James O'Neill's Blog

August 12, 2008

PowerShell from Excel (oh oh, VMware again)

Filed under: Office,Powershell — jamesone111 @ 5:34 pm

VMware are a competitor and so when things go wrong for them I’ll point it out (and to answer Nick, a regular commenter: No, that’s not FUD. Saying "VMware had a failure here, so you can extrapolate from that to unspecified future failures" would be spreading Fear Uncertainty and Doubt. I might lapse into that now and then, but aspire not to. If I do then I expect to get a tough time).

But competitors do good things sometimes, and I’ve praised them for their use of PowerShell before now. Using PowerShell was good for them (it’s much easier for them to develop a PowerShell snap-in than a raft of command line tools), and it’s good for customers (no need to learn special purpose tools).

Now they’ve done another clever thing with PowerShell: not rocket science, but great application of sense. Sometimes it makes sense to have your user interface in an Office application, like Excel (with the business logic implemented with Macros).  But sometimes this gives rise to tasks to be carried out from PowerShell. How do you knit together PowerShell scripts and Excel Macros (or any other scripting language).  Provided that a language can write files and invoke other programs you can do it. Someone pointed out this page on the VI Tool kit blog , it says

If an ESX host you want to manage doesn’t appear in VirtualCenter, you need to add it. This is a bit tricker than reconnecting since there’s no inventory in VirtualCenter to tell you the IP addresses of all the hosts you use, and you also need to know a host’s password in order to add it. This is another case where entering things in a spreadsheet can really speed things up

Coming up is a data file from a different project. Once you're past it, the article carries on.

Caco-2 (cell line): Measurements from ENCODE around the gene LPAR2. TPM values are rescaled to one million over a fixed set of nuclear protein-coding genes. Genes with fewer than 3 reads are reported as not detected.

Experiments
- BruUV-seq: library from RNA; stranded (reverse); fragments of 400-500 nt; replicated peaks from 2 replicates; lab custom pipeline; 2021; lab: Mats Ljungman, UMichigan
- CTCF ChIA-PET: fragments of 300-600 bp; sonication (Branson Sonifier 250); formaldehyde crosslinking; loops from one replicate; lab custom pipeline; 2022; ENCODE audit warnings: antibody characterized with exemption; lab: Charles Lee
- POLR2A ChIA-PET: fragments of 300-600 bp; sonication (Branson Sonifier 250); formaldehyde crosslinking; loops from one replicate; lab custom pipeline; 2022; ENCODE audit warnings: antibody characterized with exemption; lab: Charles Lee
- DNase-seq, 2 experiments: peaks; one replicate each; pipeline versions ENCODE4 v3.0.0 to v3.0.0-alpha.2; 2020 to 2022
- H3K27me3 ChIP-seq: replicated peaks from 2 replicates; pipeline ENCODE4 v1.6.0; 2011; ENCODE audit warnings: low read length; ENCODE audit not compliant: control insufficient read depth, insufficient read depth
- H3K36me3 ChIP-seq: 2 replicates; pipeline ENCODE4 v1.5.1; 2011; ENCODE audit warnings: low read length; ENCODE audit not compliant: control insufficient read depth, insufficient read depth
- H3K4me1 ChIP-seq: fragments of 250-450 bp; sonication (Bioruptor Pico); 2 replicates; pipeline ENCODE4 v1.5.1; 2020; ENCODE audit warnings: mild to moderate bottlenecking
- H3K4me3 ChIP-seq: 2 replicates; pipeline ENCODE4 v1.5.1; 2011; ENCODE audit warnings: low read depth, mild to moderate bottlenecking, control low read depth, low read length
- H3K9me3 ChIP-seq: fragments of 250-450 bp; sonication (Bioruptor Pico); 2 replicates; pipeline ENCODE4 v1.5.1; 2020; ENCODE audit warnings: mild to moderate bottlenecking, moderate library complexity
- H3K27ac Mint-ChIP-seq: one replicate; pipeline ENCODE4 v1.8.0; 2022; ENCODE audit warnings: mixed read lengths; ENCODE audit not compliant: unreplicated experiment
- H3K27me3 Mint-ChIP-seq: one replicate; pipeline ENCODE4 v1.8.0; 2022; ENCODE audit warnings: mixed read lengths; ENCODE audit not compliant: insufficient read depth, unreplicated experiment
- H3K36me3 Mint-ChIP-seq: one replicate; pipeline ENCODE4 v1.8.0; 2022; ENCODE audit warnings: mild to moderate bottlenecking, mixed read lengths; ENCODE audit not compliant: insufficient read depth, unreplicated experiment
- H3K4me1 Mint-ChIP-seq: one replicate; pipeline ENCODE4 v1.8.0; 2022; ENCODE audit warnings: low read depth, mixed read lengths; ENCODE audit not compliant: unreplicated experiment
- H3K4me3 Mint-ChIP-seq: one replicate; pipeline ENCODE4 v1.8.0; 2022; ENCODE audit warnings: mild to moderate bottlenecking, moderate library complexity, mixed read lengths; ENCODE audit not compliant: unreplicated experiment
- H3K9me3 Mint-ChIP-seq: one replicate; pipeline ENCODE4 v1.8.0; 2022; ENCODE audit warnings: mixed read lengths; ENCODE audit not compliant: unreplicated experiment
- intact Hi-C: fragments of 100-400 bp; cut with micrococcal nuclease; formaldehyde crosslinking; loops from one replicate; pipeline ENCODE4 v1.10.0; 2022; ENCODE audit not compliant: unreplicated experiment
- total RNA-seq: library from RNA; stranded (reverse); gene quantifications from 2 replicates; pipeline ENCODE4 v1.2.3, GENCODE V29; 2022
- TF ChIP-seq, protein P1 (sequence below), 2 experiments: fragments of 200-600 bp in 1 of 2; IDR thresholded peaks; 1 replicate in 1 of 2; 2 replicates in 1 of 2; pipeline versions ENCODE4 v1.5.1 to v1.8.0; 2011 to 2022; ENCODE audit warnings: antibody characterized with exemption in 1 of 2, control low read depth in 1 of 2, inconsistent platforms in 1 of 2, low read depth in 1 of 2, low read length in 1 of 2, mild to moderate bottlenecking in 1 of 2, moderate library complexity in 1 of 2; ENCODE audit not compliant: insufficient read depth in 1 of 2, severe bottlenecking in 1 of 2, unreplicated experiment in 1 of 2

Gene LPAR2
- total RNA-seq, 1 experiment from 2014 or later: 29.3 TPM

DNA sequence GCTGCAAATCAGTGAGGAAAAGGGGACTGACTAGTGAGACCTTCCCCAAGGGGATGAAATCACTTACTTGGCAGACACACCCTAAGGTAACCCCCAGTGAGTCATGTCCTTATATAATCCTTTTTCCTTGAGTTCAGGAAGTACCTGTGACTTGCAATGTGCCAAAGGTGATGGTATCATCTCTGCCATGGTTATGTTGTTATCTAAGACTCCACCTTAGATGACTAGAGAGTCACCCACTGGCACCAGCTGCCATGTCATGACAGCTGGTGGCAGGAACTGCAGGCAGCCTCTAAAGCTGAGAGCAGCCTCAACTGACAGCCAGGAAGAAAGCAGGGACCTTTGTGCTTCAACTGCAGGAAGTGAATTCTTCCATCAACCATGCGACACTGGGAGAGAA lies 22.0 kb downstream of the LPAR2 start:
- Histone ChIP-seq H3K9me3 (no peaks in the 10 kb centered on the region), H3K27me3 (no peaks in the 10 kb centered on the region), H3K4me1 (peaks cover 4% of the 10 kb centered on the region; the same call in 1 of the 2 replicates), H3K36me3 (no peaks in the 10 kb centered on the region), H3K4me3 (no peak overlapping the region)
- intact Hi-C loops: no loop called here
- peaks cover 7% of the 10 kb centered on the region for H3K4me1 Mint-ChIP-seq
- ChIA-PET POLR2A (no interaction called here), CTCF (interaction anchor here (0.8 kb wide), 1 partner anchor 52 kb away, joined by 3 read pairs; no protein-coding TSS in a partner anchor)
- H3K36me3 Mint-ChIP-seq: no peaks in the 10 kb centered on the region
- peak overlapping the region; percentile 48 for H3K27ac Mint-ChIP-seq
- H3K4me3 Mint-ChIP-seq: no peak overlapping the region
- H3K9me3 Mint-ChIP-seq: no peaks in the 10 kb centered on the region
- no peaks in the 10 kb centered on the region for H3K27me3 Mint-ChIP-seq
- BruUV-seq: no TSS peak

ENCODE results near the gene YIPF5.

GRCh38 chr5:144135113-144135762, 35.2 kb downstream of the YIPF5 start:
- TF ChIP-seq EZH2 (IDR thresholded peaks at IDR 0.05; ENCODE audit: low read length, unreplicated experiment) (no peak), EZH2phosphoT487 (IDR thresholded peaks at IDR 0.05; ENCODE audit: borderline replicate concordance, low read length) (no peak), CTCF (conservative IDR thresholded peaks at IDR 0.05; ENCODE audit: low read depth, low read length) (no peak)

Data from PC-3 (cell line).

Not only is there a video of the spreadsheet in use but it’s available for download as well, so I had a look and (like so many good ideas) the code is remarkably simple, start by opening a file

    Handle = FreeFile

Open "script.ps1" For Output Access Write As #Handle

Then use Print # to output the lines of script to it

    Print #Handle, "add-pssnapin VMware.VimAutomation.Core" & vbCrLf

And when you’ve print #ed the whole script, close the file and run it

    Close #Handle

Call Shell("powershell -command .\script.ps1", vbNormalFocus)

Not exactly Rocket science, but smart use of the right tool for the job; I can’t find a name on the blog post, but whoever you are a tip of the hat is due to you.


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This post originally appeared on my technet blog.


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